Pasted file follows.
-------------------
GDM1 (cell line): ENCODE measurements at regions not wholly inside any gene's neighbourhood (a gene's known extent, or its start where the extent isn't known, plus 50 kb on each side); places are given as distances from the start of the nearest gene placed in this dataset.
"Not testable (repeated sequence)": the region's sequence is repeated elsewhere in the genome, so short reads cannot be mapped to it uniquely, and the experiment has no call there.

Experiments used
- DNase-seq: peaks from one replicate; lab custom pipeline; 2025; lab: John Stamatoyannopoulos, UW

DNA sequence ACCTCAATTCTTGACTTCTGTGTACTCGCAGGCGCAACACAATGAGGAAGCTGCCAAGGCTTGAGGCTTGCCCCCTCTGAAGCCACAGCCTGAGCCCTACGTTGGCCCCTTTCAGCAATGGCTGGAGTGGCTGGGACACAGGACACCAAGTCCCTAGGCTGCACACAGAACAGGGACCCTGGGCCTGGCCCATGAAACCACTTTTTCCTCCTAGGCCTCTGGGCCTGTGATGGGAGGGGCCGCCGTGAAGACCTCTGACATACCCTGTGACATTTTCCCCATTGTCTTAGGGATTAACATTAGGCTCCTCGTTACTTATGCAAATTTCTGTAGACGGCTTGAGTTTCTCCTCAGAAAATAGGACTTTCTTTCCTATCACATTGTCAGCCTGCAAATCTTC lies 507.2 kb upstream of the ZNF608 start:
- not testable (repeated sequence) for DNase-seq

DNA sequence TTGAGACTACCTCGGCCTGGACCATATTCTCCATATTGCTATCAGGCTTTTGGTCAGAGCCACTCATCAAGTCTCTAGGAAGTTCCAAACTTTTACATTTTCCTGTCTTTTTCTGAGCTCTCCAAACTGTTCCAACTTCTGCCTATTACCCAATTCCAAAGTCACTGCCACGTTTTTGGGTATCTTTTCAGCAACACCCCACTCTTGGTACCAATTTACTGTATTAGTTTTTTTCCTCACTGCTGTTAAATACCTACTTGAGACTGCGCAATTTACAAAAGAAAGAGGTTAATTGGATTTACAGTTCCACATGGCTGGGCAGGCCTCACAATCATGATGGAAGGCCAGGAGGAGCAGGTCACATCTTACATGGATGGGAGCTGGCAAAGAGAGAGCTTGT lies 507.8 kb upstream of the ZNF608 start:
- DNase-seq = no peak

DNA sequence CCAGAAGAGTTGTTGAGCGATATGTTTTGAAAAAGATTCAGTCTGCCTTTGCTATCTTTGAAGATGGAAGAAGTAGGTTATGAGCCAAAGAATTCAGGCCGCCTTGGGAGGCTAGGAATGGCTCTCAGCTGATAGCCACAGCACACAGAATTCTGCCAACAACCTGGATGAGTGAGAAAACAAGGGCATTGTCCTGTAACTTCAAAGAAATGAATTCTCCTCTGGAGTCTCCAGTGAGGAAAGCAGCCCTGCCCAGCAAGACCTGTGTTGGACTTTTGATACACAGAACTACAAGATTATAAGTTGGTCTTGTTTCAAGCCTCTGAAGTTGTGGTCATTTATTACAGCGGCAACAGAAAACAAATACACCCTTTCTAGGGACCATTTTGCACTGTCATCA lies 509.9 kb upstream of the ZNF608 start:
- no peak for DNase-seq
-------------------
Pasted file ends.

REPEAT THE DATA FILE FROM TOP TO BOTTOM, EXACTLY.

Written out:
GDM1 (cell line): ENCODE measurements at regions not wholly inside any gene's neighbourhood (a gene's known extent, or its start where the extent isn't known, plus 50 kb on each side); places are given as distances from the start of the nearest gene placed in this dataset.
"Not testable (repeated sequence)": the region's sequence is repeated elsewhere in the genome, so short reads cannot be mapped to it uniquely, and the experiment has no call there.

Experiments used
- DNase-seq: peaks from one replicate; lab custom pipeline; 2025; lab: John Stamatoyannopoulos, UW

DNA sequence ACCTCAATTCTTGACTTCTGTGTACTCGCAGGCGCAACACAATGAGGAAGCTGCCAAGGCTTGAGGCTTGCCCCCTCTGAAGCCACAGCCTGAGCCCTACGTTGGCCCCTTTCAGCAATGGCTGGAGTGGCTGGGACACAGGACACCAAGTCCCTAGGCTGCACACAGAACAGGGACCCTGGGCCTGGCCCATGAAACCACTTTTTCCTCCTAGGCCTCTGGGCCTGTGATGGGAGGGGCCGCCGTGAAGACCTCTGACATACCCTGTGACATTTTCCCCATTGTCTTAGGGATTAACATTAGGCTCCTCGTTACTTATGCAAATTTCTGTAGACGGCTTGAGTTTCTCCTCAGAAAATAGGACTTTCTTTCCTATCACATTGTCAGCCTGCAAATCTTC lies 507.2 kb upstream of the ZNF608 start:
- not testable (repeated sequence) for DNase-seq

DNA sequence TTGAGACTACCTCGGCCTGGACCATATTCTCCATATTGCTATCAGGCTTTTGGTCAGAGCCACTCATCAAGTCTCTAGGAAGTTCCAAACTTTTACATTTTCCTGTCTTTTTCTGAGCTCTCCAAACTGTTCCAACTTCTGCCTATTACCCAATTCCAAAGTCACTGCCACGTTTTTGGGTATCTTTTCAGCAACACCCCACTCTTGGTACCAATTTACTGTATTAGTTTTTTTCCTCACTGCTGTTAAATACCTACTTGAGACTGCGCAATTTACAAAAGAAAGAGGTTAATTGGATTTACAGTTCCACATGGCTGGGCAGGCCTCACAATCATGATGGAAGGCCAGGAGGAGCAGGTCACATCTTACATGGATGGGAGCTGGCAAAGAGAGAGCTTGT lies 507.8 kb upstream of the ZNF608 start:
- DNase-seq = no peak

DNA sequence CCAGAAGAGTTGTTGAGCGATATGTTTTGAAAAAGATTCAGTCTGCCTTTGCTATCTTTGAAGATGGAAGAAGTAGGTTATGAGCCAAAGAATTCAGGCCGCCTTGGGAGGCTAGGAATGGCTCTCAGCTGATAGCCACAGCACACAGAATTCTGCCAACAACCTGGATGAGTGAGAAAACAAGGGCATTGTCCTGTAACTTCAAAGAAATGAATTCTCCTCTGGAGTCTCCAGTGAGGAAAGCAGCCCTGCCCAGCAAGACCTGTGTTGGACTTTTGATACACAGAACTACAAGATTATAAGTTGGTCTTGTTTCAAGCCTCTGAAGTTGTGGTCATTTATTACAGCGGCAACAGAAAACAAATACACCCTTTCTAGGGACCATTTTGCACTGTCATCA lies 509.9 kb upstream of the ZNF608 start:
- no peak for DNase-seq